Looking back, there are a few things that I wish I had handled differently.
It’s not successes or failures that I would change, but rather issues dealing with emotions, politics or frustrations that ended up with bad feelings. Client disagreements, ethical disagreements and topics of passion have occasionally led me to hold grudges and cling firmly to personal judgments.
This topic came to my attention while attending our neighborhood night out last month. A neighbor who teaches at the local high school and I were visiting about my adult children and sports. While referring to when my youngest son was cut from the varsity hockey team as a senior, I joked about how, while it was 20 years ago, I would still not advise that coach to walk in front of my wife’s car.
The neighbor was also a track coach and remembered the controversial decision. He smiled at me and, with the voice of reason, said, “He’s not a bad guy, and he’s a pretty good teacher. I’m sure he looks back and might have handled things differently if he had the chance.” He added, “I think we all have past issues or decisions that if we could go back and change, we would.”
If you had the chance when it comes to safety, what past issues, decisions or non-decisions would you go back and change? What incidents or situations of others have helped you initiate safety action to prevent a similar occurrence before it happens to you? If you had the opportunity to do things differently, what changes would you implement in retrospect?
From Tacoma, Washington, to Ghent, West Virginia, from Toronto, Canada to Tavares, Florida, we consistently learn lessons about facility management, code compliance, training standards and equipment inspection via accident review. While we would not wish any of those accidents to have occurred, we are glad to have the tool of retrospective safety because it gives us the opportunity to handle things differently.
Lessons in retrospective safety also extend to our communications with customers due to propane marketers being accused of failure to be effective in their past duty-to-warn efforts. Manufacturers have also learned from past incidents to clearly communicate with consumers about safety exposures.
I have spent decades working on committees, reviewing safety material and designing clear customer safety communications. Certain words with unclear implications or bad advice given industry changes had to be redone in order to be effective and defendable in court as reasonable duty to warn.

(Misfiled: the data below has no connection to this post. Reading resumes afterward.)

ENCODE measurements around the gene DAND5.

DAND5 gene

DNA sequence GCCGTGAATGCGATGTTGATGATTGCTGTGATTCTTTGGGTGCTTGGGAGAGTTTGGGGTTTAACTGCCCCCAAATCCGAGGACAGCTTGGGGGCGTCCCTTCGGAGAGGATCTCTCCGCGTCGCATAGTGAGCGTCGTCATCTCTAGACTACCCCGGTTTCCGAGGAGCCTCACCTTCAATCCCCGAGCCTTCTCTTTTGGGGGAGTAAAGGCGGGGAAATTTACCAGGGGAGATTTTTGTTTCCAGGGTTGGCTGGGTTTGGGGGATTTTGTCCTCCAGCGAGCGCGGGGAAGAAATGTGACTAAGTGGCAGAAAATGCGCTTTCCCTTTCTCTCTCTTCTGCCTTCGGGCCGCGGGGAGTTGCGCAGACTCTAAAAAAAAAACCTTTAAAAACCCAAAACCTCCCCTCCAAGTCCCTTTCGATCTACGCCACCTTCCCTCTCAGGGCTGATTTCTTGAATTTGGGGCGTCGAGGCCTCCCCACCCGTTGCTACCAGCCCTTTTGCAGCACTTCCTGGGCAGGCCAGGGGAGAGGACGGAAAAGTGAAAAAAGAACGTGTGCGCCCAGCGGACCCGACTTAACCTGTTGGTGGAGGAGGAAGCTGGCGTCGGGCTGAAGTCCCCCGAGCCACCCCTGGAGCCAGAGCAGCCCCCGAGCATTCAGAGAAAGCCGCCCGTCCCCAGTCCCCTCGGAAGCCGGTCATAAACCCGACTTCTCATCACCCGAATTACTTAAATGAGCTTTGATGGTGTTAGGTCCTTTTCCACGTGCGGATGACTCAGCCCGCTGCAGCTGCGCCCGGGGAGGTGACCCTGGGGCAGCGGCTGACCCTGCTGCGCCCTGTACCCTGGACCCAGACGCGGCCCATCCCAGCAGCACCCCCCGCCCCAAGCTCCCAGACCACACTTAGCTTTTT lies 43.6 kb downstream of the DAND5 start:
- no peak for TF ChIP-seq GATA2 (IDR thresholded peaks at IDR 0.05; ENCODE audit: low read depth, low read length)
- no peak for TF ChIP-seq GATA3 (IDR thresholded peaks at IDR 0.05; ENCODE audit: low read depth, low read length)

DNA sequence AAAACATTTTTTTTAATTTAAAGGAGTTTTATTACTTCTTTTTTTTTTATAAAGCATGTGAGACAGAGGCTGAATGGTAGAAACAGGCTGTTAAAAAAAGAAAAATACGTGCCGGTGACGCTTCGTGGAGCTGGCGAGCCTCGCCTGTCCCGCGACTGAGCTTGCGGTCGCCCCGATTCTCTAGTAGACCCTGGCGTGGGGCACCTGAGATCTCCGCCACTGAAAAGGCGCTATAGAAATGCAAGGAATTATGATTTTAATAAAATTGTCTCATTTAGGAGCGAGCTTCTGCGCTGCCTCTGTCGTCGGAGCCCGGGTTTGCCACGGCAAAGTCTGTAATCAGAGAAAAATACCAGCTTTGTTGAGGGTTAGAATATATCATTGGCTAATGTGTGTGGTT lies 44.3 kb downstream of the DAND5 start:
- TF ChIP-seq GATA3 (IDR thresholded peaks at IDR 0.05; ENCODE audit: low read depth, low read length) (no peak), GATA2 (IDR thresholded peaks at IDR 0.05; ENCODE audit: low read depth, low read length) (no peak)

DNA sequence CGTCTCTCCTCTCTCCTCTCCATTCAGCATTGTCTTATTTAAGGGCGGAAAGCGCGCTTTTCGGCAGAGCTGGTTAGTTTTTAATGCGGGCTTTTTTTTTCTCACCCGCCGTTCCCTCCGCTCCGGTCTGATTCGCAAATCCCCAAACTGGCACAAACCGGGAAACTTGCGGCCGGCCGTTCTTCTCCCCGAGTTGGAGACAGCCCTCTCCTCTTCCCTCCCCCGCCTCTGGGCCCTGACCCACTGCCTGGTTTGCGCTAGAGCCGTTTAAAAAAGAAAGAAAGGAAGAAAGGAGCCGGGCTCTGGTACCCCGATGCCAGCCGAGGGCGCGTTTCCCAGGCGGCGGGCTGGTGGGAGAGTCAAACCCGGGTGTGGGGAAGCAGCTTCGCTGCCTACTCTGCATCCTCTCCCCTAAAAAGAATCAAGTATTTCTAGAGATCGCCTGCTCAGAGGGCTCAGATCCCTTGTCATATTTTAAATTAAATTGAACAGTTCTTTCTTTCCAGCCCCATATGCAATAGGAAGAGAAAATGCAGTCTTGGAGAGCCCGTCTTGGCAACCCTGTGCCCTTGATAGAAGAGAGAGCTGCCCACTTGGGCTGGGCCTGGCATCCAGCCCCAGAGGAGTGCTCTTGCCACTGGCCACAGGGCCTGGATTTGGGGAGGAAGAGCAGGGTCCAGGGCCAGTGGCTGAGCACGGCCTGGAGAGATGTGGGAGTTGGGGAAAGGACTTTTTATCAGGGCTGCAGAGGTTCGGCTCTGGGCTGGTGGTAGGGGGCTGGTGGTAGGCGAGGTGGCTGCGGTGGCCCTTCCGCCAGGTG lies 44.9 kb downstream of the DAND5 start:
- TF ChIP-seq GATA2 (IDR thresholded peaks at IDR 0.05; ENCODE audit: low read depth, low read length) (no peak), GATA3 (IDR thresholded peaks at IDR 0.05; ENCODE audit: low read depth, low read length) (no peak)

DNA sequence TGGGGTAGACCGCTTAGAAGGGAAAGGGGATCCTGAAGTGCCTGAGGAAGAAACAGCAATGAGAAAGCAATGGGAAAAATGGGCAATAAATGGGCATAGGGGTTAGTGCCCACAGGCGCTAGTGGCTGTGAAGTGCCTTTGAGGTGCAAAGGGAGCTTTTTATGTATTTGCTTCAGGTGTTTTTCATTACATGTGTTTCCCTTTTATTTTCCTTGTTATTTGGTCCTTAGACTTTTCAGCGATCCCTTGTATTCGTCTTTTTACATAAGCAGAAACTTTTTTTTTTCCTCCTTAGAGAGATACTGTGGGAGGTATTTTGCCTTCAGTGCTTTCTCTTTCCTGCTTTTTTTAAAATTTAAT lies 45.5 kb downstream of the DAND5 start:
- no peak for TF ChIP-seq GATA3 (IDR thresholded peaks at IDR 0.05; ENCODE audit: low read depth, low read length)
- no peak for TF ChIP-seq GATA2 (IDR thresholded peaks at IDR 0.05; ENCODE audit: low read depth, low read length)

To that end, I challenge you to go back and review your current duty-to-warn efforts. Have you sent the same exact brochure every year for the past five years? Have you considered breaking certain topics out, such as carbon monoxide, leak detectors, leak checks or unauthorized work? How about communication with landlords and renters regarding change of occupancy?
The Propane Education & Research Council’s product catalog has great material on a variety of topics. You may even find ideas for your own specific custom safety topic that fits customers in your area. Why not make these assessments today rather than look back after an accident and wish you had done things differently?
Retrospective safety is very much a part of our industry culture and has become engrained as the pathway to accident prevention and profitable growth. In truth, most of us in the propane industry influence the prevention of accidents every day and embrace the opportunity to do things differently as we diligently learn from others.
At your next safety or management meeting, take a few minutes for an open discussion of past incidents tied to specific company policies or code. Look back and list issues that have been corrected, training that was reinforced or customer warnings that were amended to be more effective.
Retrospective safety sets the goal of not having to regret not doing things differently.
Jay Johnston is an insurance executive, safety management consultant and motivational safety speaker in the propane industry. Jay is the publisher of “The Safety Leader” newsletter and author of the books “The Practice of Safety” and “A Leap of Faith Takes Courage.” Contact Jay at firstname.lastname@example.org or 612-802-0663.